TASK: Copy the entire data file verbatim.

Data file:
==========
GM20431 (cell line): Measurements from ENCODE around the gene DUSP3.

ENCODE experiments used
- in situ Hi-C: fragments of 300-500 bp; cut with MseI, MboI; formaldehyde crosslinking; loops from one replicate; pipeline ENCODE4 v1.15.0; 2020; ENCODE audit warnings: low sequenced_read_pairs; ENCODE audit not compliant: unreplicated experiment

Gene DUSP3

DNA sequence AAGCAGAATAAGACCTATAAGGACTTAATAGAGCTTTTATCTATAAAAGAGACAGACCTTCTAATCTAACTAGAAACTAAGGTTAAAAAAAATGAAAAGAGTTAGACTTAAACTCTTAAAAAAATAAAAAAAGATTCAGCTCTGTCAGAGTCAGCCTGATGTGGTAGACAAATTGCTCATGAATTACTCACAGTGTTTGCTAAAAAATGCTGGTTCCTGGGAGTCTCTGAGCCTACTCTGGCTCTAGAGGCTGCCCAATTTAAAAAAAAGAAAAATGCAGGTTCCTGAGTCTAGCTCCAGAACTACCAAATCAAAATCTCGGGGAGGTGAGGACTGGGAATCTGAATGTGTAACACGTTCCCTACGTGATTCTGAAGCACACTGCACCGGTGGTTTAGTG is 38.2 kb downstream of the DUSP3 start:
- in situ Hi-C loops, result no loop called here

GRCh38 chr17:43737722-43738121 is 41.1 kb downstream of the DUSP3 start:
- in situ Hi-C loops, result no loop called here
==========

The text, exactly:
GM20431 (cell line): Measurements from ENCODE around the gene DUSP3.

ENCODE experiments used
- in situ Hi-C: fragments of 300-500 bp; cut with MseI, MboI; formaldehyde crosslinking; loops from one replicate; pipeline ENCODE4 v1.15.0; 2020; ENCODE audit warnings: low sequenced_read_pairs; ENCODE audit not compliant: unreplicated experiment

Gene DUSP3

DNA sequence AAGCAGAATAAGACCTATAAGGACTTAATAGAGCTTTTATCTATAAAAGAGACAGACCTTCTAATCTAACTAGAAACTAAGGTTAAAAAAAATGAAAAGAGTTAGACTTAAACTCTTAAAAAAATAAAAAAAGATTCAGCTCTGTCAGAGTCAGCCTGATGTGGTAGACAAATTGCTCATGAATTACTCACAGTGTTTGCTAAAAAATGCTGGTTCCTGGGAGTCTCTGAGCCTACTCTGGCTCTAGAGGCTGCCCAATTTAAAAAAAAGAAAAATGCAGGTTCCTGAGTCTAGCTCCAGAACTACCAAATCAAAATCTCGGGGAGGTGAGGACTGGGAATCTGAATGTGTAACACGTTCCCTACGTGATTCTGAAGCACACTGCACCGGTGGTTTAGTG is 38.2 kb downstream of the DUSP3 start:
- in situ Hi-C loops, result no loop called here

GRCh38 chr17:43737722-43738121 is 41.1 kb downstream of the DUSP3 start:
- in situ Hi-C loops, result no loop called here